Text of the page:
For Immediate Release
Donald L. Vasicek
Olympus Films+, LLC
“Smithsonian Institution Libraries Catalogue Award-Winning Donald L. Vasicek’s Sand Creek Massacre Film”
Centennial, CO – June 10, 2011 2011 – “The Sand Creek Massacre”, an award-winning documentary film written, directed and produced by award-winning writer/filmmaker Donald L. Vasicek, has been catalogued into Smithsonian Institution Libraries.
“The Sand Creek Massacre”, an award-winning documentary film, has been catalogued into Smithsonian Institution Libraries. You can find the record if you go to http://www.sil.si.edu/. In the search box type, sand creek massacre. It is on page 3 in the catalog. The film won Best Native American Film at The American Indian Film Festival in Houston and the Trail Dance Film Festival in Duncan, Oklahoma and best short film in Cleveland at The Indie Gathering Film Festival. The story of the Sand Creek Massacre is told on camera by Cheyenne and Arapaho people whose ancestors were at Sand Creek during the massacre. Donald L. Vasicek, award-winning writer/filmmaker, who wrote, directed and produced the film via his film company, Olympus Films+, LLC, said, “This film is vital to inform, to educate, and to create awareness, for not only the Cheyenne and Arapaho people, but for all of the indigenous people in America. It helps neutralize ignorance and fear of cultures without the exposure to which most Americans have grown accustomed. It is indeed an honor to have the film in Smithsonian Institution Libraries.”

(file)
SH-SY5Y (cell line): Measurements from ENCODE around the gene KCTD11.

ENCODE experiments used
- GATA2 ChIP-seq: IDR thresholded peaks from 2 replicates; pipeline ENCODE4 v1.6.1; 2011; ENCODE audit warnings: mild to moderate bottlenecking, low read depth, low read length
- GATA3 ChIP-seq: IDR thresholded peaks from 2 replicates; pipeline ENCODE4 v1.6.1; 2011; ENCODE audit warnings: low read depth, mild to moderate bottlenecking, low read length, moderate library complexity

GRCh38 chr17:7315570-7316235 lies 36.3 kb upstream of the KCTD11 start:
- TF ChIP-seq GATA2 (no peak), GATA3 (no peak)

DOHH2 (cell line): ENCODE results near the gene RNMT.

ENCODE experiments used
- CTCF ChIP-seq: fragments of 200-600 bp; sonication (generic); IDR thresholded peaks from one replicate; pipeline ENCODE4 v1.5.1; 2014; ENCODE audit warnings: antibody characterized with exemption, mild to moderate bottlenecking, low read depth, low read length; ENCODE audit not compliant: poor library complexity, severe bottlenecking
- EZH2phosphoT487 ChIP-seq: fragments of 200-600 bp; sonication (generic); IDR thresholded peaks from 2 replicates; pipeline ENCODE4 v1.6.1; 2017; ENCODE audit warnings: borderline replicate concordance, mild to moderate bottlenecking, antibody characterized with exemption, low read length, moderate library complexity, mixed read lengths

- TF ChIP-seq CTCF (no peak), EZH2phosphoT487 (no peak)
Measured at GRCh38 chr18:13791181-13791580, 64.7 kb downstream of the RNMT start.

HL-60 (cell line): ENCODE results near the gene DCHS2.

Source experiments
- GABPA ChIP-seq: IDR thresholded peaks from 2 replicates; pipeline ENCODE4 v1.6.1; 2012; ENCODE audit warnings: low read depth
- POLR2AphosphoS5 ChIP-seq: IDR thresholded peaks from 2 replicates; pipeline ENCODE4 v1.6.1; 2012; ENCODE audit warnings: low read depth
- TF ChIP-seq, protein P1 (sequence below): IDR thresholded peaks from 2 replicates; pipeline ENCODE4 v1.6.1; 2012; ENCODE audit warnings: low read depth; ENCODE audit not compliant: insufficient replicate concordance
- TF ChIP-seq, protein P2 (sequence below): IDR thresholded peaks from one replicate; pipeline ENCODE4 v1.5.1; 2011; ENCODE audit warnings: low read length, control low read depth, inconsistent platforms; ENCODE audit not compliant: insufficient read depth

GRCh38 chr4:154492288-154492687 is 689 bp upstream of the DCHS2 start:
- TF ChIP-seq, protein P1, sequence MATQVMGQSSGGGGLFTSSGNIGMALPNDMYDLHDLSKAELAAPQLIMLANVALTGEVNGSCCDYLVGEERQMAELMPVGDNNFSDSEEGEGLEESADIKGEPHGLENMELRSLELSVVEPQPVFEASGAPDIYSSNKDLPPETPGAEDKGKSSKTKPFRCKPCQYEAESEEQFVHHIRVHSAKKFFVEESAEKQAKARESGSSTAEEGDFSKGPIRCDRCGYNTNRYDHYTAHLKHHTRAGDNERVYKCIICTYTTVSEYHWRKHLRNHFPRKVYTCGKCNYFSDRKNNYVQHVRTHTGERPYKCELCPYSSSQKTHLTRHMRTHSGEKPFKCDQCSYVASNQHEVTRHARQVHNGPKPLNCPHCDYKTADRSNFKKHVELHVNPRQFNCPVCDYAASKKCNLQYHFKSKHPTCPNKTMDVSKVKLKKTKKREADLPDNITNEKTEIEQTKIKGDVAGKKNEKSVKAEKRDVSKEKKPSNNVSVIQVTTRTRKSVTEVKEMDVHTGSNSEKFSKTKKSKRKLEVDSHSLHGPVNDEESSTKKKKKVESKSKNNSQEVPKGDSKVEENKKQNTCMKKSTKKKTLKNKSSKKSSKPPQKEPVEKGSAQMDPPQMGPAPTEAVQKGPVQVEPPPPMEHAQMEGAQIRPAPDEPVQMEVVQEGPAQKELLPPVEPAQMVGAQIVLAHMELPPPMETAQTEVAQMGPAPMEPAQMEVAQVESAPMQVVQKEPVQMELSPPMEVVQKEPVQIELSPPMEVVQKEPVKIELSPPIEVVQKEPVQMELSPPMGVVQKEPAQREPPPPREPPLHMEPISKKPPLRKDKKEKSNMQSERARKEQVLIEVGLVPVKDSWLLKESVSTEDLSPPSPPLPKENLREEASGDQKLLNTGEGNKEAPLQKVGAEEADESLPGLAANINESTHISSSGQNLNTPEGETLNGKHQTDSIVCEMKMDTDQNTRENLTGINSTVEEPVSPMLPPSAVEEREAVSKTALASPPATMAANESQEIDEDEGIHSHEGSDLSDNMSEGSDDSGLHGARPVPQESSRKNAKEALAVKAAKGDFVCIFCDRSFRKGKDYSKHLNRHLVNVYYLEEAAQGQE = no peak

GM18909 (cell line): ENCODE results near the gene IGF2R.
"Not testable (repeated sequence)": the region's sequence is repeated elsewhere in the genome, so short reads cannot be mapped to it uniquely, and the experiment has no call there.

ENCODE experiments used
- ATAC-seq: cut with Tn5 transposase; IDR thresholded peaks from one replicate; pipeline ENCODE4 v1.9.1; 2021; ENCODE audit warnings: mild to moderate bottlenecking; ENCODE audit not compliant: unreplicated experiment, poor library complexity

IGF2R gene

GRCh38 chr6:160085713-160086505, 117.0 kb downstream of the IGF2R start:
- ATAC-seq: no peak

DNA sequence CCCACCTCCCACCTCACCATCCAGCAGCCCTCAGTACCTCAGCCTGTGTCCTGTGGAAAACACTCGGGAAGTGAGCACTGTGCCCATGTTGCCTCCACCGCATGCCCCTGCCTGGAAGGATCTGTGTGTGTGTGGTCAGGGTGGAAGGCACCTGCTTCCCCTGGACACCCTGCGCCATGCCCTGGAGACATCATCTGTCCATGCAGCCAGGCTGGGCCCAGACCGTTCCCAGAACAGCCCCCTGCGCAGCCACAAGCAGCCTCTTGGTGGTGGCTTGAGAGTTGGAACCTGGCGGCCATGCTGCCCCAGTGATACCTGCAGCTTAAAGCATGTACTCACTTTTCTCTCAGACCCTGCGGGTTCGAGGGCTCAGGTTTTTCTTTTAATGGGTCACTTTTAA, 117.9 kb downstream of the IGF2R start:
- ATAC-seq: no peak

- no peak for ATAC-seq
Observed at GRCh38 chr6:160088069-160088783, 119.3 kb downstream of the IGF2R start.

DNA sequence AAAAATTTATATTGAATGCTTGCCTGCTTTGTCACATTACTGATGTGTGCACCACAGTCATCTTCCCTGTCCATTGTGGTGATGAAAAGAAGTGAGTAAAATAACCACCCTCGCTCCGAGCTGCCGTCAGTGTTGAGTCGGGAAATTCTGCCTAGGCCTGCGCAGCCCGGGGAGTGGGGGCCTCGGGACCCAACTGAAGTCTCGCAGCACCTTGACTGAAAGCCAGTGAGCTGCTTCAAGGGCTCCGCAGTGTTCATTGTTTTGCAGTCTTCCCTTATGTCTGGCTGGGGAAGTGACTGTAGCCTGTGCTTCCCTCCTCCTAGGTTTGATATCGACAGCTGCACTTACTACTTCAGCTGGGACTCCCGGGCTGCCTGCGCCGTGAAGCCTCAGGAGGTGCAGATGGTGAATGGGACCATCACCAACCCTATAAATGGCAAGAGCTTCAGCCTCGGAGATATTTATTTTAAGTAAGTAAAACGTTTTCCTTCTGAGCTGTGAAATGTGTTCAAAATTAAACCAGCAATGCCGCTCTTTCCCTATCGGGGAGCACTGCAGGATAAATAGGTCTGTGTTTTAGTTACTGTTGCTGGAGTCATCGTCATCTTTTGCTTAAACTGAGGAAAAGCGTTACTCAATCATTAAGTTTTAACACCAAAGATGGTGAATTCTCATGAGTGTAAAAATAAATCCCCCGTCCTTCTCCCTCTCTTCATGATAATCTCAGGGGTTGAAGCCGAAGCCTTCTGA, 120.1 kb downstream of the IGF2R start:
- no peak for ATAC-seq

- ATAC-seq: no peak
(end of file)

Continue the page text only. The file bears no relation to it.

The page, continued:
The film has been screened at colleges and universities throughout the United States in addition to various Native American organizations and groups. It has also been aired in Philadelphia, Houston, Dallas, Los Angeles, and Phoenix and screened in over 100 venues in the United States, Europe, Thailand, and Sweden. It is being distributed in North America and Asia by Films Media Group.
Olympus Films+, LLC was founded by Donald L. Vasicek in 1993. It has produced such films as “Faces”, a documentary film about who gays and lesbians really are, and “Oh, The Places You Can Go…”, a documentary film about kids with special needs in transition.